Journalists and fans alike were shocked when the San Francisco 49ers drafted A.J. Jenkins with the No. 30 overall pick in the 2012 NFL Draft on Thursday, but they really shouldn't be. The reason it's so shocking is because everyone was thinking in terms of Stephen Hill, Kendall Wright and Michael Floyd. When two of the three were gone, it was all about Hill out of Georgia and guys like Coby Fleener out of Stanford.
Nobody considered Jenkins of the Illinois Fighting Illini, despite the fact that he'd been previously regarded as a player who could sneak into the first round - which he did. The media and the fans get obsessed with a small group of players, ignoring everyone else with a chorus of "It's gotta be ____ because ____ is already off the board!"
And then, when the 49ers made their pick, everybody flipped out. A few journalists gave the 49ers an 'F' in grades because they believe Jenkins could have been had in the second round. Let's hold on and do a little bit of thinking here, shall we? The 49ers picked at NUMBER 30, which is two picks away from the second round, folks.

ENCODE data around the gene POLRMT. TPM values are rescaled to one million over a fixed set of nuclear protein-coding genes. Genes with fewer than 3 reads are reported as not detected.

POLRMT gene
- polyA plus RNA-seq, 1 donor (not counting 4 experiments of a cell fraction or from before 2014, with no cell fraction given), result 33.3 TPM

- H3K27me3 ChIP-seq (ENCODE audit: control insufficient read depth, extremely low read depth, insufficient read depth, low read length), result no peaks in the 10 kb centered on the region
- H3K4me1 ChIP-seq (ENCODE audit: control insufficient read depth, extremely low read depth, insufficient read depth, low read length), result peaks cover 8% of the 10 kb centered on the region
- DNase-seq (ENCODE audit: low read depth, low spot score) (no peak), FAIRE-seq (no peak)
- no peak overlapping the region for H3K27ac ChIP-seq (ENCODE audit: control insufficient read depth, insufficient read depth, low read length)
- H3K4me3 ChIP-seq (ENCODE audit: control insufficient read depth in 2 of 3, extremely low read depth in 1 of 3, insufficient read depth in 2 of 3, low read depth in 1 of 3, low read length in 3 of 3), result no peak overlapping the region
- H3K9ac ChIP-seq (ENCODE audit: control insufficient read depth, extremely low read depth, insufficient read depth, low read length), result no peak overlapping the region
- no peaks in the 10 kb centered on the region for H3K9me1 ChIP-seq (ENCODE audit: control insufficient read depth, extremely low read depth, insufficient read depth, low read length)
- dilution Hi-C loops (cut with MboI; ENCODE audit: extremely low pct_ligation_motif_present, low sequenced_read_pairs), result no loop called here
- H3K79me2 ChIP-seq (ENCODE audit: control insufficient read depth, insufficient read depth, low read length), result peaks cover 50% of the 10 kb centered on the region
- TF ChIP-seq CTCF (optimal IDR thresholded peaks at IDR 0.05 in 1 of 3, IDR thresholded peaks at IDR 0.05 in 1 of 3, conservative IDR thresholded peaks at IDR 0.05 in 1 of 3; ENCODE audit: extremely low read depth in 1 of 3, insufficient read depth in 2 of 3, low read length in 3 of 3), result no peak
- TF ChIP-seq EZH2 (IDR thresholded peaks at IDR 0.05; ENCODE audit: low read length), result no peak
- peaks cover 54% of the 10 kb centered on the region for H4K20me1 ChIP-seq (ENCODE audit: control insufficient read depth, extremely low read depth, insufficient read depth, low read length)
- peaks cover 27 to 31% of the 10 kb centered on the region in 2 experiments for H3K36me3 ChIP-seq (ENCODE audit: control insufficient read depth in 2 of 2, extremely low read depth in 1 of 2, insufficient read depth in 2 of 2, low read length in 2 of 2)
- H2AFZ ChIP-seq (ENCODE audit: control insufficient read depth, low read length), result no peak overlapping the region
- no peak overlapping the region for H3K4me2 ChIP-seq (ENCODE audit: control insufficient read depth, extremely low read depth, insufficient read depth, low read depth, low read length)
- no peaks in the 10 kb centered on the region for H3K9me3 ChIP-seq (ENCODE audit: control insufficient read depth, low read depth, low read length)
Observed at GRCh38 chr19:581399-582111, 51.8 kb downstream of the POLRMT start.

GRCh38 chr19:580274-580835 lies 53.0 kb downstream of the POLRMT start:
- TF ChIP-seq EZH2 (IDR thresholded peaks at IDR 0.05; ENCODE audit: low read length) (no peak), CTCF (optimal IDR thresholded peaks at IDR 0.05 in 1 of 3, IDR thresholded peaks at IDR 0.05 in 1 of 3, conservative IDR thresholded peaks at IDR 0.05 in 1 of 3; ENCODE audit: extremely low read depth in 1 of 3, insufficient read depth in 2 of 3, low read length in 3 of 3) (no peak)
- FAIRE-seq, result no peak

Why suggest that it suddenly would be a good pick if it was made two picks later? If he's your guy, and you're not reaching a round, then what's the problem? There isn't one, not even a little bit. San Francisco is just fine. Take a step back from your mock drafts and remember that they're effectively meaningless when it comes to the NFL. Do you realize how absurd it is to latch onto two or three different players with 29 variables in front of you?
That being said, while this writer likes the pick, it's still a bit hasty. In fact, we'll close off with CSN Bay Area's Matt Maiocco, who says it best:
I'd love to be able to tell you it was a good pick or it was a bad pick. But, come on, that would be silly.
It's nearly impossible to evaluate a wide receiver without having access to the all-22 coaches film that NFL teams use to evaluate prospects. And it would be ridiculous to criticize the team's first-round pick for a second year in a row.